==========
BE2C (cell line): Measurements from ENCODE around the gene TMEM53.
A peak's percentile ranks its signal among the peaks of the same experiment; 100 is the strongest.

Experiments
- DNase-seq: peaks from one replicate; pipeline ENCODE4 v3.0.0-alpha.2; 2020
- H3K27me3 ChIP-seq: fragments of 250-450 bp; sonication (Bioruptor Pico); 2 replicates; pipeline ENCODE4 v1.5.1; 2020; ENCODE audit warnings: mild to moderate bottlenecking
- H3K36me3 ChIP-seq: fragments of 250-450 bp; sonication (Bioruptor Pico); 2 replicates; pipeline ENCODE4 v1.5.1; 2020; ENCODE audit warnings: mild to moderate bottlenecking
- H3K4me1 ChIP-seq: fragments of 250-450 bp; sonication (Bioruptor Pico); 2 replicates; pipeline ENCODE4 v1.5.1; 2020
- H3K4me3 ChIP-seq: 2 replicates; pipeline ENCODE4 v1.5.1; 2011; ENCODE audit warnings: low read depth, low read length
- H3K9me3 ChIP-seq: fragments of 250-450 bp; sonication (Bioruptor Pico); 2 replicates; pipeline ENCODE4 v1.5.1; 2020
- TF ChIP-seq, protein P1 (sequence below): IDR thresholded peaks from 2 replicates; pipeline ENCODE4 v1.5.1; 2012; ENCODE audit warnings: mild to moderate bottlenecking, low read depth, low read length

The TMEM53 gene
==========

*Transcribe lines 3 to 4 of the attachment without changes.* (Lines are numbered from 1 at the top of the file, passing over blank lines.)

Experiments
- DNase-seq: peaks from one replicate; pipeline ENCODE4 v3.0.0-alpha.2; 2020